By the way, the above is from…

Michael Novak (1933-2017), Catholic philosopher journalist, diplomat, writing in the fall, 1981 issue of the journal Communio, which had been gifted to me and was devoted to the subject of the relations between the sexes. Novak’s contribution was entitled, “Man and Woman He Made Them.”

I’ve always enjoyed Novak’s writing. I think I mentioned elsewhere in this blog that I was once reading a slim volume of his, called. The Experience of Nothingness as I lay recovering from my first kidney stone episode in Doctor’s Hospital in Lanham, Maryland. I think the male nurse attending me was wondering, based on that title, about my overall mental state. Hope that a didn’t scare him. That was 1983, several kidney stones ago. I want no more stones. But I do want to understand the nature of our modern….nothingness.

And I read the treatise on men and women so long ago, forty -one years. Tom Brady was a toddler, probably barely able to throw a football. A Hail Mary was still just a prayer to his apparently Catholic parents. There was no super model spouse as yet to affirm to him that — Man and Woman He Made US.

But I digress, sort of. I like and admire Tom B. He’s my goal standard for what the average, decent and accomplished family man will accept and believe.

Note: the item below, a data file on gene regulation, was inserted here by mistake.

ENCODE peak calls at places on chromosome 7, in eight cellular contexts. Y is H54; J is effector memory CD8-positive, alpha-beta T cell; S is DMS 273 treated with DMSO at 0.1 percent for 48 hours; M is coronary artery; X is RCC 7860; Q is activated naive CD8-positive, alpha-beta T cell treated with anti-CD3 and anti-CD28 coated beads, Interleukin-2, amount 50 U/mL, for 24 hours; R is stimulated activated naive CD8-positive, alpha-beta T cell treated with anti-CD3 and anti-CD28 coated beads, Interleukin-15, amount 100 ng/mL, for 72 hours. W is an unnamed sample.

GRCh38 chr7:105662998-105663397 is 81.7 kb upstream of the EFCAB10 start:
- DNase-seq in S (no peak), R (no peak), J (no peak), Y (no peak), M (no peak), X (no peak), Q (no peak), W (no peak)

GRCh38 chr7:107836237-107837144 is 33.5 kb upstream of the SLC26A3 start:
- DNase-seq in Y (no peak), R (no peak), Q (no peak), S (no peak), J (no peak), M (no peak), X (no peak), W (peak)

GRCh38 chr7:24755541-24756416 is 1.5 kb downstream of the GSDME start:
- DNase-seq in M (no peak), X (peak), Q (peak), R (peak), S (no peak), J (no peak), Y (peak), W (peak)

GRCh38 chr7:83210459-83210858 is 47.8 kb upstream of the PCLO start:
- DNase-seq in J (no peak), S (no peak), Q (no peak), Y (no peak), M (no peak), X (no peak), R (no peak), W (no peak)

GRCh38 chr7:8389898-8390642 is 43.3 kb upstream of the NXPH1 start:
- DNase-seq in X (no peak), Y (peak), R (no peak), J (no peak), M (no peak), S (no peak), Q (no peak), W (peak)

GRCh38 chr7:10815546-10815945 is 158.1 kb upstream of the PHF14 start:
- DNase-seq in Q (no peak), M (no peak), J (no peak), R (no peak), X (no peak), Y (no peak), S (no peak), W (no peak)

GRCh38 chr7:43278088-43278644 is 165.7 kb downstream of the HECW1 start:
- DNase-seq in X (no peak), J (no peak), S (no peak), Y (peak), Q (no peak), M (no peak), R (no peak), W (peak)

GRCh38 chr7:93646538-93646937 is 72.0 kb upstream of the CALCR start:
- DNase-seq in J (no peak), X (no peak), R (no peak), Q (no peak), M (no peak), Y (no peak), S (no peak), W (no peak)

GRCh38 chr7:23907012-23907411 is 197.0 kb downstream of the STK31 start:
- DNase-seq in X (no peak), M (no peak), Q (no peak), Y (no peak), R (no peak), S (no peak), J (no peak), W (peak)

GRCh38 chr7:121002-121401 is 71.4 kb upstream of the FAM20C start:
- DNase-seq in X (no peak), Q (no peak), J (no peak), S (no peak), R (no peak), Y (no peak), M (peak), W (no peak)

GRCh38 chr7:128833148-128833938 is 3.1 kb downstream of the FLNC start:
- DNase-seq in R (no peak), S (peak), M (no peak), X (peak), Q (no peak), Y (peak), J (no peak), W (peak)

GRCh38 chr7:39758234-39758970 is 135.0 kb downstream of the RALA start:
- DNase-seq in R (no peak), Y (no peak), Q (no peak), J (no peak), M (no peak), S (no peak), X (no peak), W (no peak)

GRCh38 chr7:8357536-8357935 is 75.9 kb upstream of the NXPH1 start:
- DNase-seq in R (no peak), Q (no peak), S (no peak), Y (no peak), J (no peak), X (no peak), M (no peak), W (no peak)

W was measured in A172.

And, no matter how simply or complexly we put them, we no longer believe these things now. Or, many of us don’t. A Majority. Care to take a poll?

I don’t know what Tom Brady believes, for instance.

Footnotes on the above:

*Eschatology: From the Greek, eschatos (“last things”, i.e., death, resurrection, immortality), logos (“knowledge of”)

**Incarnation: The religious doctrine or belief that God will or has embodied Himself in human form.

***I first read this Novak treatise when I was 34. A son was born to me that fall.

I was not, nor have I ever been, married. Friendship is not marriage. Cohabitation is not marriage. Man and woman — woman and man, if you will — He made us. Parents are a man and a woman, and they are married, though they may be divorced. They have made a convenant. They have entered into a state implying obligations, toward one another, toward the children, to society.

They are a family. Modern philosophy is obsessed with the problem of the individual and the state. Novak feels we have, for the most part, “systematically” neglected the family and asserts that “human experience is primordially familial.” Mother, father, offspring.

I chose, back in 1981, as, ultimately, did multitudes, to try to stand apart from all this — to believe it in abstract, but not believe in necessarily was real or applied to me, or, God knows, everybody.

Thus He made us. Man and woman.